In the beginning of the book, Jaynes asks, “This consciousness that is myself of selves, that is everything, and yet nothing at all—what is it? And where did it come from? And why?” Jaynes answers by unfurling a version of history in which humans were not fully conscious until about 3,000 years ago, instead relying on a two-part, or bicameral, mind, with one half speaking to the other in the voice of the gods with guidance whenever a difficult situation presented itself. The bicameral mind eventually collapsed as human societies became more complex, and our forebears awoke with modern self-awareness, complete with an internal narrative, which Jaynes believes has its roots in language. [Continue reading…]

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The case against civilization

John Lanchester writes: Science and technology: we tend to think of them as siblings, perhaps even as twins, as parts of STEM (for “science, technology, engineering, and mathematics”). When it comes to the shiniest wonders of the modern world—as the supercomputers in our pockets communicate with satellites—science and technology are indeed hand in glove. For much of human history, though, technology had nothing to do with science. Many of our most significant inventions are pure tools, with no scientific method behind them. Wheels and wells, cranks and mills and gears and ships’ masts, clocks and rudders and crop rotation: all have been crucial to human and economic development, and none historically had any connection with what we think of today as science. Some of the most important things we use every day were invented long before the adoption of the scientific method. I love my laptop and my iPhone and my Echo and my G.P.S., but the piece of technology I would be most reluctant to give up, the one that changed my life from the first day I used it, and that I’m still reliant on every waking hour—am reliant on right now, as I sit typing—dates from the thirteenth century: my glasses. Soap prevented more deaths than penicillin. That’s technology, not science.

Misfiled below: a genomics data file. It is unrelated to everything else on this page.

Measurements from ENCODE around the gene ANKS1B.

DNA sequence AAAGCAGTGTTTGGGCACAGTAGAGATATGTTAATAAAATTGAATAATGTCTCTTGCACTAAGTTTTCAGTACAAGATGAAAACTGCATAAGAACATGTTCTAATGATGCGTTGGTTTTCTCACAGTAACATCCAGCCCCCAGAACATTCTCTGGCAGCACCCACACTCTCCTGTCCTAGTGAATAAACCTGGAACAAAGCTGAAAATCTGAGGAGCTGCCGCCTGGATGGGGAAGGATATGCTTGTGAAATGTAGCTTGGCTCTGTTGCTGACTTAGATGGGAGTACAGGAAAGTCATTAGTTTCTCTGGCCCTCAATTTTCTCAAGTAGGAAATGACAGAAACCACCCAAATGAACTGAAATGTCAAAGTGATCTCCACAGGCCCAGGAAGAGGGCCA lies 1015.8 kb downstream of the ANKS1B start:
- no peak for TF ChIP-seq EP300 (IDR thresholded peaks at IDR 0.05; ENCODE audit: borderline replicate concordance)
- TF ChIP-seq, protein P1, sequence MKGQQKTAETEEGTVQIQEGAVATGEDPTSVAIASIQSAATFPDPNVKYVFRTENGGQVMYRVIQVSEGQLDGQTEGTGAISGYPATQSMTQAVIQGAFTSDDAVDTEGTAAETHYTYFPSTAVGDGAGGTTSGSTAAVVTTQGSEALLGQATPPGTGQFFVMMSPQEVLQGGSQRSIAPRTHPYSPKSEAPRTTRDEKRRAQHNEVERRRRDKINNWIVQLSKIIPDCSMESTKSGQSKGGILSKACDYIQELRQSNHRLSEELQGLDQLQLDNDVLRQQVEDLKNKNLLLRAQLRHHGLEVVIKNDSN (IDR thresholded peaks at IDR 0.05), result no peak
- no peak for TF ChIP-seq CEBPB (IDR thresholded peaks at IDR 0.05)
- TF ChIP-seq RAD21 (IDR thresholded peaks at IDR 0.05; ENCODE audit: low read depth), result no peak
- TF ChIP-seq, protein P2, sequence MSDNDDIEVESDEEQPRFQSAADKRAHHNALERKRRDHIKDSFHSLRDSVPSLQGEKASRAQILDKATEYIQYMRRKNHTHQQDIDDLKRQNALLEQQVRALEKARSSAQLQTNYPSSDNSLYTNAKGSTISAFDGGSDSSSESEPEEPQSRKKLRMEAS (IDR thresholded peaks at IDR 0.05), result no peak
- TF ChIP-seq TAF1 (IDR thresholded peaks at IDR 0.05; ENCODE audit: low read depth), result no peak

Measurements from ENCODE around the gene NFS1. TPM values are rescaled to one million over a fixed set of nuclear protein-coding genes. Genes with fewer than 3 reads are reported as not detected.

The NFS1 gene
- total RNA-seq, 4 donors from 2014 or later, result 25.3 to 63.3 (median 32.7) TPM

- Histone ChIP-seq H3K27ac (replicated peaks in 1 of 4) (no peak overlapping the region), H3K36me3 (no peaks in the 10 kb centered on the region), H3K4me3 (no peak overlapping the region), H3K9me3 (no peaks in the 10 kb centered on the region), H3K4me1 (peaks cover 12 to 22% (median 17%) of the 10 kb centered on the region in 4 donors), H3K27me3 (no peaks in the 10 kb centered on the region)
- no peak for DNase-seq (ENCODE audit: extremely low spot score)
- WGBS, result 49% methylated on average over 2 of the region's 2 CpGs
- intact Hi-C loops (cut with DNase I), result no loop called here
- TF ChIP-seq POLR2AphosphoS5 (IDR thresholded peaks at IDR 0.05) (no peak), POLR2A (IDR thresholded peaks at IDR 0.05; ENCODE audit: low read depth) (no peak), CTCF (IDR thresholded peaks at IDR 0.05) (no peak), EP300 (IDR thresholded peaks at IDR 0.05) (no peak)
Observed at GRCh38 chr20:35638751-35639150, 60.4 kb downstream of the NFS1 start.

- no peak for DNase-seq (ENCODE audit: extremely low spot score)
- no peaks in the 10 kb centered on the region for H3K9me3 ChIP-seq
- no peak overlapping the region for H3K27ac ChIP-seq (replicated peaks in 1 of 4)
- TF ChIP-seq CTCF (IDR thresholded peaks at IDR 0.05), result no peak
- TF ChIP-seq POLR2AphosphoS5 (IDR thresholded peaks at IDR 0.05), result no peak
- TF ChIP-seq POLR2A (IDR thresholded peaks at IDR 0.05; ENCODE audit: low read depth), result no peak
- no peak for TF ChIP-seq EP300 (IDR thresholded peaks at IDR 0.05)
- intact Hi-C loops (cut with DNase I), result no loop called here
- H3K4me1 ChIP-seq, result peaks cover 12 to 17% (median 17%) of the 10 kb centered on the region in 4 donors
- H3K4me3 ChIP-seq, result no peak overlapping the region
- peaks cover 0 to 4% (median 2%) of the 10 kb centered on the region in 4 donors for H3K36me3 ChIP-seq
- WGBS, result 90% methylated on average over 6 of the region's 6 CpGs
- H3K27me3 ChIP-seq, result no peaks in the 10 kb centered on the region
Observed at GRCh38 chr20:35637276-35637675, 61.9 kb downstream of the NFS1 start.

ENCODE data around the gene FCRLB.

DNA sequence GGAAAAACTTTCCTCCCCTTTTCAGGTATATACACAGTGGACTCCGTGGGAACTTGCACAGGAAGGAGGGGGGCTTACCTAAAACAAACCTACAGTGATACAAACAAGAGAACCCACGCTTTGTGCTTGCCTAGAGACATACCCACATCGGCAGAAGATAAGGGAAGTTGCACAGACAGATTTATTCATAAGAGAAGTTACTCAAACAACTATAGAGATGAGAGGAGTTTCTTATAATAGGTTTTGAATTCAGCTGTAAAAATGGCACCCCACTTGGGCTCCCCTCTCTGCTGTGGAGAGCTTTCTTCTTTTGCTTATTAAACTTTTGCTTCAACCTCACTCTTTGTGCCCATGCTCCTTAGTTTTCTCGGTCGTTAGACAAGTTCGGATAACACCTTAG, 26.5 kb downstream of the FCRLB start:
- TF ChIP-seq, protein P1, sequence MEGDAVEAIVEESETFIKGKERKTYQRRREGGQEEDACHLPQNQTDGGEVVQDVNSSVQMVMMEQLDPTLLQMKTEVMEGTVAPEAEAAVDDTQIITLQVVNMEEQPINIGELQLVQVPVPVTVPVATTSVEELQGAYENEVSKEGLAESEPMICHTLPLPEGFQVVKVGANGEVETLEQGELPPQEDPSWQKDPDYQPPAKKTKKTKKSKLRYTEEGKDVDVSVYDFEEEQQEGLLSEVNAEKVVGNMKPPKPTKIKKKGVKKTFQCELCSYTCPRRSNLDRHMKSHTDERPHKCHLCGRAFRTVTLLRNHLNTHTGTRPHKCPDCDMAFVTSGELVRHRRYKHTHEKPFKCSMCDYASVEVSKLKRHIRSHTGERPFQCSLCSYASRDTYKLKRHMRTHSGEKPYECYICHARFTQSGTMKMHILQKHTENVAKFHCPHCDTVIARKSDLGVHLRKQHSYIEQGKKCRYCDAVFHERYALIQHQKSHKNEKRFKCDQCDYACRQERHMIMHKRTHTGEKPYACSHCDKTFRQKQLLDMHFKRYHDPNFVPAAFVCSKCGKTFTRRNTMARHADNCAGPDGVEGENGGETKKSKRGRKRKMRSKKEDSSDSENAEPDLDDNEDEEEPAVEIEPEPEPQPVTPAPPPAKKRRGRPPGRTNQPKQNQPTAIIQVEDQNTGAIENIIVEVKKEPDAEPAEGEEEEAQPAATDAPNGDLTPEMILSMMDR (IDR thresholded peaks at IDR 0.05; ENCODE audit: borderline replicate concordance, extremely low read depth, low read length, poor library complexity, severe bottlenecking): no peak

In “Against the Grain: A Deep History of the Earliest States,” James C. Scott, a professor of political science at Yale, presents a plausible contender for the most important piece of technology in the history of man. It is a technology so old that it predates Homo sapiens and instead should be credited to our ancestor Homo erectus. That technology is fire. We have used it in two crucial, defining ways. The first and the most obvious of these is cooking. As Richard Wrangham has argued in his book “Catching Fire,” our ability to cook allows us to extract more energy from the food we eat, and also to eat a far wider range of foods. Our closest animal relative, the chimpanzee, has a colon three times as large as ours, because its diet of raw food is so much harder to digest. The extra caloric value we get from cooked food allowed us to develop our big brains, which absorb roughly a fifth of the energy we consume, as opposed to less than a tenth for most mammals’ brains. That difference is what has made us the dominant species on the planet.

The other reason fire was central to our history is less obvious to contemporary eyes: we used it to adapt the landscape around us to our purposes. Hunter-gatherers would set fires as they moved, to clear terrain and make it ready for fast-growing, prey-attracting new plants. They would also drive animals with fire. They used this technology so much that, Scott thinks, we should date the human-dominated phase of earth, the so-called Anthropocene, from the time our forebears mastered this new tool.

We don’t give the technology of fire enough credit, Scott suggests, because we don’t give our ancestors much credit for their ingenuity over the long period—ninety-five per cent of human history—during which most of our species were hunter-gatherers. “Why human fire as landscape architecture doesn’t register as it ought to in our historical accounts is perhaps that its effects were spread over hundreds of millennia and were accomplished by ‘precivilized’ peoples also known as ‘savages,’ ” Scott writes. To demonstrate the significance of fire, he points to what we’ve found in certain caves in southern Africa. The earliest, oldest strata of the caves contain whole skeletons of carnivores and many chewed-up bone fragments of the things they were eating, including us. Then comes the layer from when we discovered fire, and ownership of the caves switches: the human skeletons are whole, and the carnivores are bone fragments. Fire is the difference between eating lunch and being lunch.